How did the Ojibwa end up here?
The Ojibwa are an American Indian ethnolinguistic group centered around the upper great lakes and in Canada and the United States. The Ojibwa are a part of a group of central Algonquian, which includes the Ojibwa, Patauwtomi, Ottawa, Algonquin proper, Illinois and the Miami. They are distributed over nearly the entire region between the lower peninsula of Michigan and adjacent parts of Ontario and to the east. (http://www.whetung.com/)
Thousands of years ago, the Ojibwa were among several Indian tribes who lived on the Atlantic coast of North America. Then, about 500 years ago, many of these tribes began to migrate west as the eastern seaboard became colonized by the European settlers.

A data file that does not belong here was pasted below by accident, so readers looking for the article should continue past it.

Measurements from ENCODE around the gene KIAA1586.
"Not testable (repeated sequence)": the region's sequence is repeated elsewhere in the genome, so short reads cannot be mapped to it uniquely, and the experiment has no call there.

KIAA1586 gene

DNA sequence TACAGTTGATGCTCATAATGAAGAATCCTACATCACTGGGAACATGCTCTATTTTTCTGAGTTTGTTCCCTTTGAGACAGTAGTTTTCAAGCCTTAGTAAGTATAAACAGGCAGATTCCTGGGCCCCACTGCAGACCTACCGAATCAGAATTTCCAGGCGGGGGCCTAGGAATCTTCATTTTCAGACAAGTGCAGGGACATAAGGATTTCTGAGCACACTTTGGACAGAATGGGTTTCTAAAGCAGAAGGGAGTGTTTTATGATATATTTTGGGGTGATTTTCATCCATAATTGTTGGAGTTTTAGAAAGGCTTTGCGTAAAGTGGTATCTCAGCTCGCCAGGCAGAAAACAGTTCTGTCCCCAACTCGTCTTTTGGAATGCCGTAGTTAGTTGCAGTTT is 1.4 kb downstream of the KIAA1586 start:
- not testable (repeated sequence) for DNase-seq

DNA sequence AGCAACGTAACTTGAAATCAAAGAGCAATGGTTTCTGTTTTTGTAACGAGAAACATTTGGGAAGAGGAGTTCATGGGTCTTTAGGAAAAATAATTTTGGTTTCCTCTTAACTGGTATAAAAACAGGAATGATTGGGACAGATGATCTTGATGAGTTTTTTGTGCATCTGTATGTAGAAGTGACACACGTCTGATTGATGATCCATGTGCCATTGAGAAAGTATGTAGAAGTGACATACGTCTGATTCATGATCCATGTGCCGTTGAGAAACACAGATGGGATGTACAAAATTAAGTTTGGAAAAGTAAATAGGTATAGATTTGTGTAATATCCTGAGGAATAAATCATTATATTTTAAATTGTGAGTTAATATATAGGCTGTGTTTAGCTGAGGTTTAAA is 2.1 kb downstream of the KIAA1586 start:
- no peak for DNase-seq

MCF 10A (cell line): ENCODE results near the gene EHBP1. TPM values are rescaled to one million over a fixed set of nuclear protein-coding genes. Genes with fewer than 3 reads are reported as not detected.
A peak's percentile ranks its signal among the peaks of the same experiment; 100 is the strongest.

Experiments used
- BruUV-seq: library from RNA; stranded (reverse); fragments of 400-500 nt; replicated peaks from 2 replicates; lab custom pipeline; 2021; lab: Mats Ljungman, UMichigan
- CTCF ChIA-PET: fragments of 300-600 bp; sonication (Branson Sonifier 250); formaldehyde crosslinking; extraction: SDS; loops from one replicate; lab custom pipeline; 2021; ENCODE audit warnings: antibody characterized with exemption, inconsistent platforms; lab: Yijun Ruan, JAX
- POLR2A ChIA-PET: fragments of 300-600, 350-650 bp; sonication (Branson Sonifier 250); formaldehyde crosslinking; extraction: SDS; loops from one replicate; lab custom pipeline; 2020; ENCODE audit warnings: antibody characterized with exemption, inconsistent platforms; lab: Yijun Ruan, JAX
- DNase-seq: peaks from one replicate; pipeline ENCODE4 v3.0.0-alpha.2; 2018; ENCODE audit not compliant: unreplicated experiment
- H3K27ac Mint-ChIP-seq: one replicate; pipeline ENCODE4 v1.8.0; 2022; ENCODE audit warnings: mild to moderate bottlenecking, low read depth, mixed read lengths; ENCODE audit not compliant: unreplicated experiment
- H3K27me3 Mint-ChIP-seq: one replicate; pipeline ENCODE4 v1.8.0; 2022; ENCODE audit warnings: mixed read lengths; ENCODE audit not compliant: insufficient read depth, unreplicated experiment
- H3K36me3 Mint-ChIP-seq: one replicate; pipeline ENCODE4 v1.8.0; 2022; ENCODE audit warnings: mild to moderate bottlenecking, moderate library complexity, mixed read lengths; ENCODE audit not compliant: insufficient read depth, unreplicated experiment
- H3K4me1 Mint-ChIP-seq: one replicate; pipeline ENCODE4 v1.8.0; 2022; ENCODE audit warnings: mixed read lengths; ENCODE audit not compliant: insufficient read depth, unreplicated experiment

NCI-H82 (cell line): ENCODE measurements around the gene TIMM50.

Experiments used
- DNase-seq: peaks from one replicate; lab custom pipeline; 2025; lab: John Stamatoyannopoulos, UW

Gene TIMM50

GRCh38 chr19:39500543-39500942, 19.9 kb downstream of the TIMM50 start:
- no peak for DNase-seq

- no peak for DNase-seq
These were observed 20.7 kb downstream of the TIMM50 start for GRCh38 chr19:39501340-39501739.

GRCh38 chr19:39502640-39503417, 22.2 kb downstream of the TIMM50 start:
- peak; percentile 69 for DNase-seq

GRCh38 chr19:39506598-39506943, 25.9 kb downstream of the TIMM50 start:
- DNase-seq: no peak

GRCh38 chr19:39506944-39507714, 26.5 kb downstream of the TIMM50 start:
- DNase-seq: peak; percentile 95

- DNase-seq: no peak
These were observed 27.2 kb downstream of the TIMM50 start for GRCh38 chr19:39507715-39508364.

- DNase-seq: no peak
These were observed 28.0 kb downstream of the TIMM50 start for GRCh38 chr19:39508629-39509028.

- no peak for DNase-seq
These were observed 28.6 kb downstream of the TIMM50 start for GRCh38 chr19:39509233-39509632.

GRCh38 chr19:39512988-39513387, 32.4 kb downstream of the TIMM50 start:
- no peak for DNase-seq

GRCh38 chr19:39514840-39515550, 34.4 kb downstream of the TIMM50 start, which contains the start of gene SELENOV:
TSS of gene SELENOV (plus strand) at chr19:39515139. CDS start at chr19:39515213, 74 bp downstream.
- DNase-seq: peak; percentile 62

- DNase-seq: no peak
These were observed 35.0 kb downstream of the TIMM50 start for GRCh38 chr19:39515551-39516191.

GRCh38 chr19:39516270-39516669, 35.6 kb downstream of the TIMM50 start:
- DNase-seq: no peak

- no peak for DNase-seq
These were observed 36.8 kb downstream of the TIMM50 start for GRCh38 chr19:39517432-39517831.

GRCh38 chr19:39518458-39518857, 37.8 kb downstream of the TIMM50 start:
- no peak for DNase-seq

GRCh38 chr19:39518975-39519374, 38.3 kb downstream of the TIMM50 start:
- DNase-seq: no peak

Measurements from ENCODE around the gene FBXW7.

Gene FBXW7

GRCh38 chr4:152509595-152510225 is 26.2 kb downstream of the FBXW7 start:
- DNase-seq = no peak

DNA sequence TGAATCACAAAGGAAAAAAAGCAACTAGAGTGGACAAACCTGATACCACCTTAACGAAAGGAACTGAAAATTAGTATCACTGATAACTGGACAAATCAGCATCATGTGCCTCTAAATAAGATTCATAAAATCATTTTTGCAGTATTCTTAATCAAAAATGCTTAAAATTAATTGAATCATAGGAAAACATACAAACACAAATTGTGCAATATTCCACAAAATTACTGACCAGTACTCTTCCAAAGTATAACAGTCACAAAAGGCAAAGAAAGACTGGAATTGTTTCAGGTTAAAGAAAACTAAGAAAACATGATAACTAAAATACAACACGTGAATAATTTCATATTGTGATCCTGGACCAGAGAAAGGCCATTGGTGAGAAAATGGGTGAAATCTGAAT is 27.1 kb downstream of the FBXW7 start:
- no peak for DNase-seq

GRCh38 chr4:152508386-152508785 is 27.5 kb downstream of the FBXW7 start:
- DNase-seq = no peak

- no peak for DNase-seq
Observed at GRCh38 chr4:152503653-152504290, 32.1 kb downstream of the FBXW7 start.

By the mid-1700s, the Ojibwa had settled in the region around Mille Lacs Lake in what is today Central Minnesota. They supported themselves by hunting, fishing and gathering from their land. But soon, the Europeans began heading west, too.
As they grew in numbers, so did their hunger for land. Before long, they began taking more tribal land and natural resources, changing the American Indians' lives forever.
The United States government, recognizing that tribal governments are sovereign, began making land treaties with them. In 1855, a famous Mille Lacs Band chief named Shawbashkung signed what was called "the treaty of peace and friendship" on behalf of his people. This treaty established a permanent home for the Band called the Mille Lacs Reservation.
As a part of that treaty, the Ojibwa promised not to harm or interfere with white settlers. During the Dakota Conflict of 1862, when some Ojibwa joined the fight against the whites, the Mille Lacs People kept their promise to the United States government, and even protected white settlers. Their good conduct gave them non-removable status with the Federal...